As 1972 rolled around, Fleetwood Mac were trying to re-invent themselves and move the band forward. 1973's 'Penguin' album would do exactly that -- but not before traveling a long, strange road.

1971 saw guitarist Bob Welch joining the ranks for the 'Future Games' LP. Both it and its follow up, 'Bare Trees,' helped the band gain ground in the US, but things were still slow moving. In early 1971, guitarist Jeremy Spencer abruptly quit the band as he became involved with the Children of God "religious group" (pronounced cult). In the fall of 1972, guitarist Danny Kirwan was sacked by the band after a drunken bust-up involving Welch. Amidst all this chaos, the band regrouped to record their next album.

"The result was 'Penguin,' an album that Bob Welch terms 'obscure,' and Christine [McVie] described as 'weird,'" Mick Fleetwood wrote in his autobiography, 'My Life and Adventures In Fleetwood Mac.'

The Mac had brought in guitarist Bob Weston and vocalist Dave Walker to round out the sound, but that turned out to be a wrong turn. "Halfway through 'Penguin' we started to wonder about our new lead singer, who was often drunk and disorderly around the studio," Fleetwood recalled. Walker's vocal character was nondescript at best, and didn't really fit with their style. Despite the drama, the band came up with a mostly solid offering in 'Penguin.'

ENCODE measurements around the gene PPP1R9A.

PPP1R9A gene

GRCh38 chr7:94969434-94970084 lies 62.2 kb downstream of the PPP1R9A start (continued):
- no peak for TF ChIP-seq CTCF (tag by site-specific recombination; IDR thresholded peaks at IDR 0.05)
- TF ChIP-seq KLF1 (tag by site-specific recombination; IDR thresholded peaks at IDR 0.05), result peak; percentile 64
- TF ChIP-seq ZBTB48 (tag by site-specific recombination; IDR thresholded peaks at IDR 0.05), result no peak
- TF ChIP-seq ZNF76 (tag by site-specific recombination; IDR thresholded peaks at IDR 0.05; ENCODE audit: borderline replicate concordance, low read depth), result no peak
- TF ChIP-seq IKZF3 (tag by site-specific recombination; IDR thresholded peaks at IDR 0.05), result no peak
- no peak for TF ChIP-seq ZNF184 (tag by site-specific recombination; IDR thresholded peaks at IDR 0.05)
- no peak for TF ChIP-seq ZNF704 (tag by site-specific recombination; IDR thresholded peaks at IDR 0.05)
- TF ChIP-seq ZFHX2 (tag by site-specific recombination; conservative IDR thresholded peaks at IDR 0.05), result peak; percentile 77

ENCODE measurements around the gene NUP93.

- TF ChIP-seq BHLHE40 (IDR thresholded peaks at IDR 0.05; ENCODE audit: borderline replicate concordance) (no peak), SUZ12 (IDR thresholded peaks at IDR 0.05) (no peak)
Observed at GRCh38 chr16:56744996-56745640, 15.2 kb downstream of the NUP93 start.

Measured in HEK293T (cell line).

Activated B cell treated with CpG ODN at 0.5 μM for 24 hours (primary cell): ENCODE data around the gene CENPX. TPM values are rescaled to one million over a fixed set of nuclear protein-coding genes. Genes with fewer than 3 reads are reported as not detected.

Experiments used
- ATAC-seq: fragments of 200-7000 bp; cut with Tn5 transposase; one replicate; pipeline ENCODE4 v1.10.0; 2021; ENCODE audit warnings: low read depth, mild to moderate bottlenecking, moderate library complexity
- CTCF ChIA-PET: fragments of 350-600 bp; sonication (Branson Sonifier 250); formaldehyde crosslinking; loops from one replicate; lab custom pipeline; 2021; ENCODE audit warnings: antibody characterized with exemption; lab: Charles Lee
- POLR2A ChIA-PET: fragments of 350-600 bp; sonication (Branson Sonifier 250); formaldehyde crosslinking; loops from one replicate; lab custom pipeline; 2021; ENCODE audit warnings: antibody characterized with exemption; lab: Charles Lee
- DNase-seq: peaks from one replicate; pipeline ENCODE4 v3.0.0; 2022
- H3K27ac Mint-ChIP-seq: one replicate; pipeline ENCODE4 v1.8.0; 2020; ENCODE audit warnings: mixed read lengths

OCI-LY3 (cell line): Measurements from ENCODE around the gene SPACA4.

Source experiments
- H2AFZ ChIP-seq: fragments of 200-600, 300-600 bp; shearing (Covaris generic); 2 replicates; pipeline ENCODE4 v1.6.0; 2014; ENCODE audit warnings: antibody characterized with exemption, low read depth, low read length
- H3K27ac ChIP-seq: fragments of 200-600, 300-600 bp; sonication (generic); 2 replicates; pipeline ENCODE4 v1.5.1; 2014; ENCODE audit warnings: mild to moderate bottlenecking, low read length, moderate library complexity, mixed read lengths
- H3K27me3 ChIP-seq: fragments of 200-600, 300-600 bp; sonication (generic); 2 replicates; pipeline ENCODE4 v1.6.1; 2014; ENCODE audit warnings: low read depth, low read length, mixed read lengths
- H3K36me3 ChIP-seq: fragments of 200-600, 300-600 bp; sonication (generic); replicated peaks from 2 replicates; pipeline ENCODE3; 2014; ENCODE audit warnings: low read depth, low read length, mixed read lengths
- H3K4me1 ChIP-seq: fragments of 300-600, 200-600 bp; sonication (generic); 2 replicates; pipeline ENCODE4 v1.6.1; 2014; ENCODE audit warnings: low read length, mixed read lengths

Christine McVie contributed a couple of her finest moments in the Mac songbook. 'Remember Me' and 'Dissatisfied' are near-perfect pop songs in the classic McVie style. Had these tracks been cut during the later Buckingham/Nicks era, they probably would have been hits. Bob Welch also turned in some solid tunes in the form of 'Bright Fire' and the dynamic 'Revelation,' which features some great lead guitar and some killer bass from John McVie.

The haunting 'Night Watch,' also written by Welch, features their former leader Peter Green on (uncredited) guitar, and is probably the album's highlight. A clunky cover of the Jr. Walker & the All Stars hit '(I'm A) Road Runner' is totally unnecessary.

Released in March of 1973, 'Penguin' ended up pushing its way into the Top 50, outselling all of Fleetwood Mac's previous efforts. Named for John McVie's love of the bird itself, its penguin logo would be used by the band for years to come.

Dave Walker exited the band a few months after 'Penguin' was released, while Weston hung on through the making of its follow-up, 'Mystery to Me.'

It would be a mere two years before the group's luck would forever change with the addition of Stevie Nicks and Lindsey Buckingham.

Listen to 'Penguin' by Fleetwood Mac